Business

Groups to discuss cable TV franchises

Richland and Pasco want to know what residents want from a cable TV franchise over the next 10 or 15 years.

The two cities will have a series of public focus groups in January to talk about the future of local cable TV service as they prepare to renew franchises with Charter Communications.

"Once every 12 to 15 years, local governments have the opportunity to examine past services provided by cable/video service providers and renegotiate franchise agreements," said Richland Mayor John Fox. "Given the enormous changes in technology and media over the past dozen years, this current process of granting a new franchise to Charter deserves serious consideration and public input."

Richland and Pasco last renewed Charter's cable franchise in 1998. The company's franchise in Pasco is up for renewal in June 2013. The Richland franchise is set for renewal in September 2013, said Richland spokeswoman Candace Andrews.

Charter provides cable to about 16,000 subscribers in the two cities.

Pasco spokesman Jon Funfar said the cities have only limited control over how the cable company operates within their boundaries -- the cities can't, for example, dictate the rates Charter charges customers.

"That's something we just can't do," Funfar said.

The franchise agreements also don't address internet or telephone service -- just cable TV.

But the cities do have some control through franchise agreements over ensuring that new developments get timely cable TV service, and can have some say in the customer service their residents receive, Funfar said.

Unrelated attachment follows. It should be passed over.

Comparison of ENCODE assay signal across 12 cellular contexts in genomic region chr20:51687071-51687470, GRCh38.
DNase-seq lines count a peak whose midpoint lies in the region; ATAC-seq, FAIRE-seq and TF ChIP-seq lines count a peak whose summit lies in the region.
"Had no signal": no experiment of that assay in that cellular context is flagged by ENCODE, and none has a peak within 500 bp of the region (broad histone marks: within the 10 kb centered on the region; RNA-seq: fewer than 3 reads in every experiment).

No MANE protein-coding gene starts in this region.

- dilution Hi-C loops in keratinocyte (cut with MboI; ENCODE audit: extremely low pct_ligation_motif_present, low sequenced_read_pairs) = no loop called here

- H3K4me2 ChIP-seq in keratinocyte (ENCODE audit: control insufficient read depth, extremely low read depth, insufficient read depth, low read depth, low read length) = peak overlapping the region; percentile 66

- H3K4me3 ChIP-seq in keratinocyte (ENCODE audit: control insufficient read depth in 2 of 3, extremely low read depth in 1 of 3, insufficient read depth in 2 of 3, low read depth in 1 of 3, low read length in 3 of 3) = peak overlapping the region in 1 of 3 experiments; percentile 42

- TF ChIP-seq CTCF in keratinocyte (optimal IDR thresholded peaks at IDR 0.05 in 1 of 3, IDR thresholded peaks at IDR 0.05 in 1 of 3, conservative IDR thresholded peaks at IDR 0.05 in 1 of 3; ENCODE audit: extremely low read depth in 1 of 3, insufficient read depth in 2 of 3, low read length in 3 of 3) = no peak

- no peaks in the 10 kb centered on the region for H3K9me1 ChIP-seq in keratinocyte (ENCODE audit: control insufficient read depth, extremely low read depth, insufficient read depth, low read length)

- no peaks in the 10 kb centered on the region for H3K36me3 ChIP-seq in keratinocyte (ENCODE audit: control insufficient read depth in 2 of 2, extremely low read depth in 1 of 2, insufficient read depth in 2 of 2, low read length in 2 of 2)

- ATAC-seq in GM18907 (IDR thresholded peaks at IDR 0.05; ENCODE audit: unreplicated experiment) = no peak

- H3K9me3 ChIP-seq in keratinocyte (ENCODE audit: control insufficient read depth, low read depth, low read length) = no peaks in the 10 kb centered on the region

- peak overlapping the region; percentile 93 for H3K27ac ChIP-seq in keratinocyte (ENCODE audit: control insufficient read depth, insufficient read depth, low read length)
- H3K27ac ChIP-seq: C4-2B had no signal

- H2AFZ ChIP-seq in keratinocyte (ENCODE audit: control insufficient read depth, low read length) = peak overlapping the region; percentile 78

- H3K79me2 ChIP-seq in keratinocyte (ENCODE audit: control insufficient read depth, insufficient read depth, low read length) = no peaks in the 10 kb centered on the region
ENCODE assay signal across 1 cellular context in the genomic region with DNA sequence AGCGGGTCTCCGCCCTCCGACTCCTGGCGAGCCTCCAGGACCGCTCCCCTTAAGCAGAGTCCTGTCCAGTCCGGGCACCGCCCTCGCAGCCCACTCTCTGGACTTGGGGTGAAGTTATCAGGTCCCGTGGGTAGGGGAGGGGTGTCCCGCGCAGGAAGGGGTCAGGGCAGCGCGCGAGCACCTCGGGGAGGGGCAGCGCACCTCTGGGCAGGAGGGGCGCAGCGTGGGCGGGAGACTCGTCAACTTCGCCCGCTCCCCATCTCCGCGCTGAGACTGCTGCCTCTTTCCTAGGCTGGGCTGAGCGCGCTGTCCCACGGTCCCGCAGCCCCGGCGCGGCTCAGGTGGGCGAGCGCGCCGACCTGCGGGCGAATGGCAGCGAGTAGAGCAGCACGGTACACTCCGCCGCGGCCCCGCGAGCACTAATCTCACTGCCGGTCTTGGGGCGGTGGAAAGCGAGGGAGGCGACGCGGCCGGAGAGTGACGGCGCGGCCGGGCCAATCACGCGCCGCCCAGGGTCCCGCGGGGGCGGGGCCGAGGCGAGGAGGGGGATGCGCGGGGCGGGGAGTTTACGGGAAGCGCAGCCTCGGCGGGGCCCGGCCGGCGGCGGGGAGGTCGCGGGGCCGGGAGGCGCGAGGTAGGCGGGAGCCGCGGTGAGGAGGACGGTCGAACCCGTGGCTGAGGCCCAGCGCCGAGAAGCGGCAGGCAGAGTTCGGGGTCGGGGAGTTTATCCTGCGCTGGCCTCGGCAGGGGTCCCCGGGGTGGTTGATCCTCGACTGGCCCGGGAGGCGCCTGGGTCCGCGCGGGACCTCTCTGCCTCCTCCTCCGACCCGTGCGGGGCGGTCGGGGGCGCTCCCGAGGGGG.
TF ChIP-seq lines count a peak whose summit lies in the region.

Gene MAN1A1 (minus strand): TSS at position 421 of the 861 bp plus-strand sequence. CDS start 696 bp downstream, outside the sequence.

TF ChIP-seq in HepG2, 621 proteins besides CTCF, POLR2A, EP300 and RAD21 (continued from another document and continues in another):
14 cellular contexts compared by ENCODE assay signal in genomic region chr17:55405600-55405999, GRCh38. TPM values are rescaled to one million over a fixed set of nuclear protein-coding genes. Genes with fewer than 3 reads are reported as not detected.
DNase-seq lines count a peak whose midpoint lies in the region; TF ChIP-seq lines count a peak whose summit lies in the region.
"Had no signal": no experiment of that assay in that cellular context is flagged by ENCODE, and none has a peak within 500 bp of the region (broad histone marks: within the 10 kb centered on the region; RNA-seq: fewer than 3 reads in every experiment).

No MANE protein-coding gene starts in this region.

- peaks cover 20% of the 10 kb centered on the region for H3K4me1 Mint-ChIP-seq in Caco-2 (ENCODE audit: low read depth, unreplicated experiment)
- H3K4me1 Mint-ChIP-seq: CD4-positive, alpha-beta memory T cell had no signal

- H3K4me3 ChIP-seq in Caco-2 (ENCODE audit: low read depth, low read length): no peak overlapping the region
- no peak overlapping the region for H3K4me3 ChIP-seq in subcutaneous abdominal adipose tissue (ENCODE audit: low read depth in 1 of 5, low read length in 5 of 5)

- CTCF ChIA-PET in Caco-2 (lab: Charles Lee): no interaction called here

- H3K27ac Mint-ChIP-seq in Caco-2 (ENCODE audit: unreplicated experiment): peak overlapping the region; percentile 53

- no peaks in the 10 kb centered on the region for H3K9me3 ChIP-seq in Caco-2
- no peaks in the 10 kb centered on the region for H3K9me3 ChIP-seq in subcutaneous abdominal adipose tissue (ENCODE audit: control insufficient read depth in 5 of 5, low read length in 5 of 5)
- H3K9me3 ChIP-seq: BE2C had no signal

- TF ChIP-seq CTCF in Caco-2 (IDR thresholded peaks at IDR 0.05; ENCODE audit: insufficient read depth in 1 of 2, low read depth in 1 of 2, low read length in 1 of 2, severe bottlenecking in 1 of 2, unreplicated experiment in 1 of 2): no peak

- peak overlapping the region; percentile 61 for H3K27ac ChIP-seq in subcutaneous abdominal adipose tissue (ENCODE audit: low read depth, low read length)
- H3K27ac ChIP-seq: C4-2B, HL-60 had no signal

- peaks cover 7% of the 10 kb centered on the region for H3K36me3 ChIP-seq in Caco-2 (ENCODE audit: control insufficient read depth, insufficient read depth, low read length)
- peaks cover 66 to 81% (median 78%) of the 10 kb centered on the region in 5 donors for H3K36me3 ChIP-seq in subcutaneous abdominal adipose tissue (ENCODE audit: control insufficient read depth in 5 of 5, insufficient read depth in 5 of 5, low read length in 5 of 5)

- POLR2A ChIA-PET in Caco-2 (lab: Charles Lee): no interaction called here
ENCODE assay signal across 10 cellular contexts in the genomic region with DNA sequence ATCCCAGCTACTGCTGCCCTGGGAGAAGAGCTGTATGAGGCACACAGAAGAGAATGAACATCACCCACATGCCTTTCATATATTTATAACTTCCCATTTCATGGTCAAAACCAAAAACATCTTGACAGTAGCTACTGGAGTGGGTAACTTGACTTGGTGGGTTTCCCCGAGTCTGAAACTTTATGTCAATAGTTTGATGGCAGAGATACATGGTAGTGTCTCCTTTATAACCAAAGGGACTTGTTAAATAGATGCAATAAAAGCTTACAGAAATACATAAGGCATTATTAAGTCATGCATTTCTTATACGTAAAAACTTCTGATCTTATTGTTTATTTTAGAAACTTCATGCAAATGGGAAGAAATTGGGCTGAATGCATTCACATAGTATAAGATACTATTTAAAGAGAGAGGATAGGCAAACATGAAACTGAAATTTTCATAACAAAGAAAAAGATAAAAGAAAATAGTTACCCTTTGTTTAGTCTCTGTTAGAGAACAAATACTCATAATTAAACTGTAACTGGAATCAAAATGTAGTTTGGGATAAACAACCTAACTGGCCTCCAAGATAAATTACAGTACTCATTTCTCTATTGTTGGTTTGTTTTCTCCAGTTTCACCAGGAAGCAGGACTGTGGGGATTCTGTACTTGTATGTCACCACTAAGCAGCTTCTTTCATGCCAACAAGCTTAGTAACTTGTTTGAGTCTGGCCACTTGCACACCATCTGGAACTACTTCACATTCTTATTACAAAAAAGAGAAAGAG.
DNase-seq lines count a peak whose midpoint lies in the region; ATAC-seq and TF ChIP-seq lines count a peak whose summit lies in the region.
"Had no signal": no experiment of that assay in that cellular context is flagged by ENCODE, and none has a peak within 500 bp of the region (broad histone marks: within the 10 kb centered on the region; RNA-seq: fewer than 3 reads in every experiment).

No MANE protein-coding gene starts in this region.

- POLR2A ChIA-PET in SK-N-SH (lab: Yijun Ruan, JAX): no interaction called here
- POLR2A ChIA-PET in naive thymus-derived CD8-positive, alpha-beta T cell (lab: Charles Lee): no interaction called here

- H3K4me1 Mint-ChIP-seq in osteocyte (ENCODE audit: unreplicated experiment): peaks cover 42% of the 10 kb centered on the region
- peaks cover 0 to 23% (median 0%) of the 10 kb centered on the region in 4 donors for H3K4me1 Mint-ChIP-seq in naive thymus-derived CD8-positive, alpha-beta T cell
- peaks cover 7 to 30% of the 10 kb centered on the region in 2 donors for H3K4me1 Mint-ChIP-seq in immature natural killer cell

Because Charter owns the physical system that delivers cable TV in Pasco and Richland, the cities can't just give the franchise to someone else.

"It's not for the cities to decide what should be done with that system," Funfar said.

But the cities can charge Charter a franchise fee for having its system in the public right-of-way.

And the cities would consider granting additional franchises to other cable providers -- if those companies want to build their own cable systems in town.

"But if you look around the nation, deploying a cable system is pretty expensive," Funfar said.

So the focus groups are to get thoughts from individuals and groups about topics such as the availability of public access channels and how public information is disseminated through the cable TV system.

Participants will learn how the cable system works and hear more about how other jurisdictions are using technology.

Meeting times and dates are:

-- 10 a.m. Jan. 24 at the Richland Public Library for local governments, boards, commissions and special districts;

-- 6:30 p.m. Jan. 24 at the Richland Public Library for arts, culture, music, heritage organizations and artists;

-- 10 a.m. Jan. 25 in Room TD439 at Columbia Basin College in Pasco for health and human services organizations and agencies;

-- 3:30 p.m. Jan. 25 in Room TD439 at CBC for K-12 administrators, teachers and staff;

-- 10 a.m. Jan. 26 in the Parks & Recreation classroom at Pasco City Hall for nonprofit community and civic organizations, churches and faith-based organizations;

-- 4 p.m. Jan. 26 in the Parks & Recreation classroom at Pasco City Hall for higher education, research and technology, and health care institutions and businesses.

All sessions are open to the public.

Anyone wanting to participate in one of the groups should RSVP at bit.ly/richlandcable or 1.usa.gov/pascocable or call 942-7386 or 545-3485.

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